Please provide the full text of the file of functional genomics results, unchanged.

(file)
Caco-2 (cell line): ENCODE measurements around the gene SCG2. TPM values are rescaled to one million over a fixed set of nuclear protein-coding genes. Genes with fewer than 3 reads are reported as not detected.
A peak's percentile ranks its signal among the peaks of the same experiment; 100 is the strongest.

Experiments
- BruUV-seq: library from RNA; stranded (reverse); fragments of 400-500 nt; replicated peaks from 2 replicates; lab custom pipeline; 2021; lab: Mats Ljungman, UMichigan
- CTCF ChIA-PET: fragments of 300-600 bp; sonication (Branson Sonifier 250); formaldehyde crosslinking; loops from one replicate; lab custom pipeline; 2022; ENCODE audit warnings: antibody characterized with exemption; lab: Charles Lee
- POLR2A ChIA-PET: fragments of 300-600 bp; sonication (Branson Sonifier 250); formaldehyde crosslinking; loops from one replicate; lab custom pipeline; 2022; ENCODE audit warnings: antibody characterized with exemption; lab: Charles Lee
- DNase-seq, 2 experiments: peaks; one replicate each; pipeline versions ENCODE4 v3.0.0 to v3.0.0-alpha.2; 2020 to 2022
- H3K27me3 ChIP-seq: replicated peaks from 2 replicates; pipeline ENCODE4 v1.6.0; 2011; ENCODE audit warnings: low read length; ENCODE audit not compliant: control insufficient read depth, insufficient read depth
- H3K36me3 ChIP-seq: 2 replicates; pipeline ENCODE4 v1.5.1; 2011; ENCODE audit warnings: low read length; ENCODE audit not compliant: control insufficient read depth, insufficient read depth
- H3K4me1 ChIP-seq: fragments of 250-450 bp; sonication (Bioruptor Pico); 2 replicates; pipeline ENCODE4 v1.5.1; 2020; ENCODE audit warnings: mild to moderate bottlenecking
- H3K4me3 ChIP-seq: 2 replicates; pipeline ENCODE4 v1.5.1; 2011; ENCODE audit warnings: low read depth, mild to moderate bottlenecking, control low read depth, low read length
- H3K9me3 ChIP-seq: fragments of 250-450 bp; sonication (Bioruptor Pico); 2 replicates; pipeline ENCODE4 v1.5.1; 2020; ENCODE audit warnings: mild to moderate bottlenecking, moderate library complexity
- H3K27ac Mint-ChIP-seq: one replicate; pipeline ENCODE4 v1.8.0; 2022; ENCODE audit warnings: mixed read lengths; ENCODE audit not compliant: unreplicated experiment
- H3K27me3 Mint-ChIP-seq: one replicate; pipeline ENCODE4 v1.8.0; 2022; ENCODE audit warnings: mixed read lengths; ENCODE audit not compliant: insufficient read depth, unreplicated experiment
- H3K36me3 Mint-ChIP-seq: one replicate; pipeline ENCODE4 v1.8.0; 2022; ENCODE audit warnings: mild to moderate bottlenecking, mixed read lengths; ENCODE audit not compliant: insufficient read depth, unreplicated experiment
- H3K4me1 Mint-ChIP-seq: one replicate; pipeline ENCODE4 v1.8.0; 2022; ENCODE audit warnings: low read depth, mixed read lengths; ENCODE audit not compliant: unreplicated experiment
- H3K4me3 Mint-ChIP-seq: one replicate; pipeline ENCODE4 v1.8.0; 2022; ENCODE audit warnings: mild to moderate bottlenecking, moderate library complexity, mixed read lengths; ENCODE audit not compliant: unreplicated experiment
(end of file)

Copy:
Caco-2 (cell line): ENCODE measurements around the gene SCG2. TPM values are rescaled to one million over a fixed set of nuclear protein-coding genes. Genes with fewer than 3 reads are reported as not detected.
A peak's percentile ranks its signal among the peaks of the same experiment; 100 is the strongest.

Experiments
- BruUV-seq: library from RNA; stranded (reverse); fragments of 400-500 nt; replicated peaks from 2 replicates; lab custom pipeline; 2021; lab: Mats Ljungman, UMichigan
- CTCF ChIA-PET: fragments of 300-600 bp; sonication (Branson Sonifier 250); formaldehyde crosslinking; loops from one replicate; lab custom pipeline; 2022; ENCODE audit warnings: antibody characterized with exemption; lab: Charles Lee
- POLR2A ChIA-PET: fragments of 300-600 bp; sonication (Branson Sonifier 250); formaldehyde crosslinking; loops from one replicate; lab custom pipeline; 2022; ENCODE audit warnings: antibody characterized with exemption; lab: Charles Lee
- DNase-seq, 2 experiments: peaks; one replicate each; pipeline versions ENCODE4 v3.0.0 to v3.0.0-alpha.2; 2020 to 2022
- H3K27me3 ChIP-seq: replicated peaks from 2 replicates; pipeline ENCODE4 v1.6.0; 2011; ENCODE audit warnings: low read length; ENCODE audit not compliant: control insufficient read depth, insufficient read depth
- H3K36me3 ChIP-seq: 2 replicates; pipeline ENCODE4 v1.5.1; 2011; ENCODE audit warnings: low read length; ENCODE audit not compliant: control insufficient read depth, insufficient read depth
- H3K4me1 ChIP-seq: fragments of 250-450 bp; sonication (Bioruptor Pico); 2 replicates; pipeline ENCODE4 v1.5.1; 2020; ENCODE audit warnings: mild to moderate bottlenecking
- H3K4me3 ChIP-seq: 2 replicates; pipeline ENCODE4 v1.5.1; 2011; ENCODE audit warnings: low read depth, mild to moderate bottlenecking, control low read depth, low read length
- H3K9me3 ChIP-seq: fragments of 250-450 bp; sonication (Bioruptor Pico); 2 replicates; pipeline ENCODE4 v1.5.1; 2020; ENCODE audit warnings: mild to moderate bottlenecking, moderate library complexity
- H3K27ac Mint-ChIP-seq: one replicate; pipeline ENCODE4 v1.8.0; 2022; ENCODE audit warnings: mixed read lengths; ENCODE audit not compliant: unreplicated experiment
- H3K27me3 Mint-ChIP-seq: one replicate; pipeline ENCODE4 v1.8.0; 2022; ENCODE audit warnings: mixed read lengths; ENCODE audit not compliant: insufficient read depth, unreplicated experiment
- H3K36me3 Mint-ChIP-seq: one replicate; pipeline ENCODE4 v1.8.0; 2022; ENCODE audit warnings: mild to moderate bottlenecking, mixed read lengths; ENCODE audit not compliant: insufficient read depth, unreplicated experiment
- H3K4me1 Mint-ChIP-seq: one replicate; pipeline ENCODE4 v1.8.0; 2022; ENCODE audit warnings: low read depth, mixed read lengths; ENCODE audit not compliant: unreplicated experiment
- H3K4me3 Mint-ChIP-seq: one replicate; pipeline ENCODE4 v1.8.0; 2022; ENCODE audit warnings: mild to moderate bottlenecking, moderate library complexity, mixed read lengths; ENCODE audit not compliant: unreplicated experiment